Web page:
CHUQUICAMATA, Chile — From above, it looks like a colossal amphitheater carved from rock, or the vast crater from a meteorite that crashed into Chile's Atacama desert ages ago.
Inside the world's largest open-pit copper mine, dump trucks as big as two-story houses work around the clock to haul hundreds of tons of rock and minerals 2,790 feet (850 meters) to the surface of this elliptical, seemingly endless, man-made hole.
But the open pit has run its course at Chuquicamata – the storied mine that awoke the political awareness of a young Ernesto "Che" Guevara in the 1950s, inspired Marxist President Salvador Allende to nationalize the copper industry in 1971 and generated decades of prosperity for Chile.
After a century of exploitation, Chuquicamata has become too big, too deep and too old to continue digging in the open-pit method. The giant trucks that carry copper ore each guzzle 819 gallons (3,100 liters) of fuel a day driving 7 miles (11 kilometers) to the surface with ever-poorer loads as ore grades decline and copper yields fall.
Chuquicamata produced 443,000 tons of copper last year, but experts say that by 2019 it will be unprofitable.
So state-owned mining company Codelco is trying to head off closure by taking the daring step of converting the open pit into the world's largest underground mine.
Codelco believes the mine still has much more to give, with reserves equal to about 60 percent of all the copper exploited in the mine's history still buried deep beneath the crater. It has started digging more than 620 miles (1,000 kilometers) of tunnels underneath the pit in a $3.8 billion project to revive the mine.
"The technological challenges are enormous. We're talking about changing the biggest open pit copper mine in the world to the biggest underground mine in the world. This type of project is unique," said Juan Carlos Guajardo, head of CESCO, a Santiago-based mining think tank.
Engineers are building four huge floors underneath the pit, in addition to the tunnels, to extract 340,000 tons of copper a year from beneath the ground. The trucks will be replaced by conveyer belts that will carry ore to the grinding machines and the smelter.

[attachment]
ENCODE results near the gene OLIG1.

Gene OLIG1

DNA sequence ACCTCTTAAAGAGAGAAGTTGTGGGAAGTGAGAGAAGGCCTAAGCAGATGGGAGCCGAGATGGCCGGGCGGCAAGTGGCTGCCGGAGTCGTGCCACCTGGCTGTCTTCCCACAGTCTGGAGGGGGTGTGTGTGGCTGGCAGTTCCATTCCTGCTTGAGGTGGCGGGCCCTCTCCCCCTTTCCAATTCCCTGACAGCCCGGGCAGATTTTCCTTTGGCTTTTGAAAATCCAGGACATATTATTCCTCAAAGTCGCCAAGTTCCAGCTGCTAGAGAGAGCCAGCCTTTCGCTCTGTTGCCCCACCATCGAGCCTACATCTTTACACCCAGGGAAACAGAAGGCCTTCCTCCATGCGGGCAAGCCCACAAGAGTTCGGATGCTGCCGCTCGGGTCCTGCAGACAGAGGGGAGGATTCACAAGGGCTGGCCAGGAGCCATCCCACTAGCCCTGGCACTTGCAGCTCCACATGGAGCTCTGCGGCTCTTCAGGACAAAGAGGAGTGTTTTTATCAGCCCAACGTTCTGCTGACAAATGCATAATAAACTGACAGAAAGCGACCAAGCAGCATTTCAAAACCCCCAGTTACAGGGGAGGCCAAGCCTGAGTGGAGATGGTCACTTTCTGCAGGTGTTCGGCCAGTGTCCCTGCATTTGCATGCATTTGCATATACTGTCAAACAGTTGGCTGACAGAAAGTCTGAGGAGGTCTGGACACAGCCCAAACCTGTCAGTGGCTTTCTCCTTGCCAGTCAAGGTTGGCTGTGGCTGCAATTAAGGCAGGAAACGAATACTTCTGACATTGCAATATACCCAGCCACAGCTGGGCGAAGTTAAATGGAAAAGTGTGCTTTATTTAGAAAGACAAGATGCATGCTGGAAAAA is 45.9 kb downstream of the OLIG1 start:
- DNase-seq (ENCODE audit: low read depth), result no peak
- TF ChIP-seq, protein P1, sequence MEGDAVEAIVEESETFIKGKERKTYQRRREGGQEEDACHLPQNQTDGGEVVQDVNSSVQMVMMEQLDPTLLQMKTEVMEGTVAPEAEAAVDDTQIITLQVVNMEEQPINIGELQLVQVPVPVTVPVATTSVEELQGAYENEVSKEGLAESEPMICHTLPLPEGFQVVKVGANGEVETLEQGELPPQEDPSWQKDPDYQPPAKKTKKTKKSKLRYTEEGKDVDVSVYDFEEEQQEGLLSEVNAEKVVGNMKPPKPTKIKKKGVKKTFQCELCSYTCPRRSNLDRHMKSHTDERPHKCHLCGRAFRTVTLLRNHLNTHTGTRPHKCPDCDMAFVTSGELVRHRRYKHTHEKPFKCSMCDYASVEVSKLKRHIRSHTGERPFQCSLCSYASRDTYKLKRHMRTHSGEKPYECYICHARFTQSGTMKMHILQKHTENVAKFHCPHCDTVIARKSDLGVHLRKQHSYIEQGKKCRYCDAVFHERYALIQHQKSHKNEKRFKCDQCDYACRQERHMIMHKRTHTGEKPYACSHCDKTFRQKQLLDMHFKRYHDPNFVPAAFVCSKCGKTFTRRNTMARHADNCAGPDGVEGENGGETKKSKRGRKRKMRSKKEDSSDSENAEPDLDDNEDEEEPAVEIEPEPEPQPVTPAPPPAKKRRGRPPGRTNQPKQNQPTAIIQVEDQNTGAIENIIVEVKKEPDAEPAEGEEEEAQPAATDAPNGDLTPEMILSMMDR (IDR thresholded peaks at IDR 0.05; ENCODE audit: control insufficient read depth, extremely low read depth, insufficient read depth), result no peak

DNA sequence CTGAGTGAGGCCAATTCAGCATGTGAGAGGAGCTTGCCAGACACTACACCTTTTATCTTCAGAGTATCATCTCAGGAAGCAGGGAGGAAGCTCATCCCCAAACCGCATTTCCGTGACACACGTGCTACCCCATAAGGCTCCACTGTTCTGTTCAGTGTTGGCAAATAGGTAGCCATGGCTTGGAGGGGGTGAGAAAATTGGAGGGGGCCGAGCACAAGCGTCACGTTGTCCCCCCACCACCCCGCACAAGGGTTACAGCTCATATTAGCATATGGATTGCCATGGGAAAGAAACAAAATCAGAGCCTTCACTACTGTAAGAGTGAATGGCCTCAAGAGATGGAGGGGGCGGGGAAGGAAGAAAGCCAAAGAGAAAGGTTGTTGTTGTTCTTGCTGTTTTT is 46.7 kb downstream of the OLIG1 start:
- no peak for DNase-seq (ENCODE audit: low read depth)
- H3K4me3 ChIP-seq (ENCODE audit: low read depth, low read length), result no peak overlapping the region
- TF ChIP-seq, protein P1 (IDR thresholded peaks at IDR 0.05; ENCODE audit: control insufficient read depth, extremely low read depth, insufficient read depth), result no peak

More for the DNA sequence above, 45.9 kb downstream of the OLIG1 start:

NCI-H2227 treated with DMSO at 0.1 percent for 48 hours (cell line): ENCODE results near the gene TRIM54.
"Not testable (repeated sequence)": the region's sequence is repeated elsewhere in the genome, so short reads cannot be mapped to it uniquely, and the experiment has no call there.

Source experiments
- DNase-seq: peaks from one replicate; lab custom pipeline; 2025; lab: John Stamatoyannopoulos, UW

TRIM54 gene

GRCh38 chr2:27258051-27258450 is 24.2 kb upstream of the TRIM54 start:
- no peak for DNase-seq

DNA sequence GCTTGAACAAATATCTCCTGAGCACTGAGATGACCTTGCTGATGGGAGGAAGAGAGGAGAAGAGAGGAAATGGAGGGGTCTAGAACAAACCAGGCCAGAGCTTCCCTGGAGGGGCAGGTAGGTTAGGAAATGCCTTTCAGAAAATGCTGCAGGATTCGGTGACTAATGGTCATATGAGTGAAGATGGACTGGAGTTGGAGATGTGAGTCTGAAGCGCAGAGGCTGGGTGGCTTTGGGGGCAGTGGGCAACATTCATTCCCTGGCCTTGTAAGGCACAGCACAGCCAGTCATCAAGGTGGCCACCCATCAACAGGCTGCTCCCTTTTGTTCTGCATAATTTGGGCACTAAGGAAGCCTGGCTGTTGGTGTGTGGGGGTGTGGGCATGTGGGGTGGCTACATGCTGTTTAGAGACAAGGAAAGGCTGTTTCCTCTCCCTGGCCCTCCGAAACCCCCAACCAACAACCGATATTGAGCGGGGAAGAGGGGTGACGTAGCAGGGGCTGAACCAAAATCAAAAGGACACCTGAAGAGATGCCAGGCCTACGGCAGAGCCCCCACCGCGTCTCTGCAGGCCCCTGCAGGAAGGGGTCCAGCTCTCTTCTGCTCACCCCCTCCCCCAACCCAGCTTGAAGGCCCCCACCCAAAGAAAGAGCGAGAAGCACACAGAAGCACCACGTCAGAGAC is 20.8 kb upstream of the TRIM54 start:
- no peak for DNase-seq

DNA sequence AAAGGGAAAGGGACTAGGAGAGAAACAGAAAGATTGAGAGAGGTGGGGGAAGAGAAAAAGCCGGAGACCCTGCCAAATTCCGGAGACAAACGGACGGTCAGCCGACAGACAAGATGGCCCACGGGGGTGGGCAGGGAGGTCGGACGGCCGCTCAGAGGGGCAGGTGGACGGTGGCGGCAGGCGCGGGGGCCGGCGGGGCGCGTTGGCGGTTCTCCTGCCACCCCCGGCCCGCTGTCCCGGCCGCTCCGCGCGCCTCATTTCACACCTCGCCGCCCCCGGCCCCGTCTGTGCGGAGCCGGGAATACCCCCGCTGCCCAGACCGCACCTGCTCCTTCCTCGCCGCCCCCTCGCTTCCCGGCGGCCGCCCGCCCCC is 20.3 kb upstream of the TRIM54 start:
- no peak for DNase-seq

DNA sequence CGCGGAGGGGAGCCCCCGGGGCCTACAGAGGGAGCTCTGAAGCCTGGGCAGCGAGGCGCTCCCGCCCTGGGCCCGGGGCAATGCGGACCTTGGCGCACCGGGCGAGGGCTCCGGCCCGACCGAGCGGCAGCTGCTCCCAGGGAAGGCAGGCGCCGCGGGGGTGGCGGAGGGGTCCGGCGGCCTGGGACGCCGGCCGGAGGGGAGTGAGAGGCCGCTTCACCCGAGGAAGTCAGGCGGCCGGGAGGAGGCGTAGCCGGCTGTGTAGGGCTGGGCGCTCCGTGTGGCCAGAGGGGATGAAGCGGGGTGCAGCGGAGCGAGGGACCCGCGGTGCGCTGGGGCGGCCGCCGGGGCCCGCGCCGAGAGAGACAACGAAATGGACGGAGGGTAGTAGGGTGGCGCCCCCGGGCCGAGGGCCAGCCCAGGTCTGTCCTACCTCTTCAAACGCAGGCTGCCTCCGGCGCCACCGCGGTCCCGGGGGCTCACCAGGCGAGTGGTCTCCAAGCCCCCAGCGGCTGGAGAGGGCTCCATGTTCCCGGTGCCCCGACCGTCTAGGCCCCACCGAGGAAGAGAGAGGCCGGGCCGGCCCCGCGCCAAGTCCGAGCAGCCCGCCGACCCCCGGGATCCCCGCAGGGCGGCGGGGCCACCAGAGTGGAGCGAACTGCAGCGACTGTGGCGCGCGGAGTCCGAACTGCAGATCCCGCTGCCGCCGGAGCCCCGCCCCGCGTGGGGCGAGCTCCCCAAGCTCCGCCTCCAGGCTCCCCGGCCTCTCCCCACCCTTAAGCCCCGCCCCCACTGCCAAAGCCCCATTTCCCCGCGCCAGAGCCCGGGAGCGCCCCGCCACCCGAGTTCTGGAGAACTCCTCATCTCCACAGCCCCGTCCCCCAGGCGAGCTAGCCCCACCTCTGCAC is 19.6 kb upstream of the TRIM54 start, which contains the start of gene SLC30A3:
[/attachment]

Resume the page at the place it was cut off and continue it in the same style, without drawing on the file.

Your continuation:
Alvaro Aliaga, general manager of Chuquicamata's underground project, said the project will put Chile on "the vanguard of global mining."
All over the world, the race for resources is forcing countries to spend more and drill deeper than they ever have before. Energy companies in the United States are using hydraulic fracturing to tap huge gas and oil reserves from Pennsylvania to Alaska. Argentina is preparing to explode rock to get unconventional oil and gas in Patagonia. Brazil has pioneered deep-water drilling techniques in the Atlantic.
These long-term, multibillion-dollar projects are creating technological feats and opportunities for new industries unseen since the U.S. space race.
"This resembles some of the projects in Argentina and Brazil in terms of its magnitude and the challenge they represent for engineering because they're works of a tremendous scope and with a huge impact on the national economy," said Aliaga.
Work has already begun on the tunnels at the mine, which is 745 miles (1,200 kilometers) north of Santiago in the world's driest desert.
Perforating the rock with a machine that looks like a giant yellow praying mantis, engineers lay explosives that blast through the cavernous walls for ventilation shafts.
"Two of these five tunnels are going to be built to inject clean air and make sure the dirty one comes out," Maria Cristina Vallejos, the only female miner at Chuquicamata, said as she took cover from a nearby blast. "They'll give us the best environmental conditions for the underground work."